Schnucks store manager Dennis Frede, was excited to speak about the CBVI program at their store. Frede is a big proponent of welcoming students; he believes his team members learn as much as the students do. As for the quality of work provided, Frede beamed, “They do a great job, and they’re always smiling. I just love it; it makes me feel good.”

     

    In addition to retail-specific skills such as stocking, students are learning transferable skills in leveraging technology and customer service. Students use the Schnucks App to help them locate where to put items customers might displace throughout the store. Customers and team members also interact with students, and students have the opportunity to practice answering questions or responding to a polite greeting.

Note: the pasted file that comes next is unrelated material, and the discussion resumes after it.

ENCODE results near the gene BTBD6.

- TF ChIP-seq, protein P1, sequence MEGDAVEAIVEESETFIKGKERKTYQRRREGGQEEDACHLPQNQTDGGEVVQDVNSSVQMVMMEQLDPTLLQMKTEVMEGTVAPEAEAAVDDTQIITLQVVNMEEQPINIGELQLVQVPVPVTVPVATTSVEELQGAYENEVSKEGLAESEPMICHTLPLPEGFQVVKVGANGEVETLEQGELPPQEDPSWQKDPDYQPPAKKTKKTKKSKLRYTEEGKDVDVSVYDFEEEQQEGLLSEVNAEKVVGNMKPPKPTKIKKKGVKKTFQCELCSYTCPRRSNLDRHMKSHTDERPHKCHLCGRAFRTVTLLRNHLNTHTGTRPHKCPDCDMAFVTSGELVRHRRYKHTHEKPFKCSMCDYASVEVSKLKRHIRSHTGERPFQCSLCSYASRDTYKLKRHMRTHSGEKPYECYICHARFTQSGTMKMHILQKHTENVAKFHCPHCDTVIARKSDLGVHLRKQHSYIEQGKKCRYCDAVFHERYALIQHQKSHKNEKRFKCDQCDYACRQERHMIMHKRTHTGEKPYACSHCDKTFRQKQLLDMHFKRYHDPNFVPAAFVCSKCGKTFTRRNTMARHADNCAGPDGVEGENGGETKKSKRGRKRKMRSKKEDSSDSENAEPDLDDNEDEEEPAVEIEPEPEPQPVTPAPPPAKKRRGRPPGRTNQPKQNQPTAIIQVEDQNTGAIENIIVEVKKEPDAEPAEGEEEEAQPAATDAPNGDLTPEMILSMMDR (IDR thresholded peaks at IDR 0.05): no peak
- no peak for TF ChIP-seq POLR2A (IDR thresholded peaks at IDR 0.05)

Morgan works in the back room of a Schnucks grocery store.And, the students are happy about gaining real-world work experience. One student from this year’s group will begin working at Schnucks upon graduation, and another was all smiles, stating, “It’s great! I get to walk around the store and learn new things.” 

     

    As they wrap up their year with Schnucks, this group has gained more than transferable skills through the CBVI program. Goldstein sees students are more confident and independent, better understand the importance of money, and have gained a sense of community which was evident throughout the store. Students regularly worked and interacted with Schnucks employees, and the employees spoke highly of the students. 

     

    Goldstein speaks highly of Schnucks as well. “Schnucks is a great partner for our students. A worker today asked me about a student I had here last year: ‘How is he doing?’ You know, they develop a fondness and relationship and care about how students are doing and whether they’re successful. They are a great, great partnership. Everybody here is spectacular.”

     

    Comments (-1)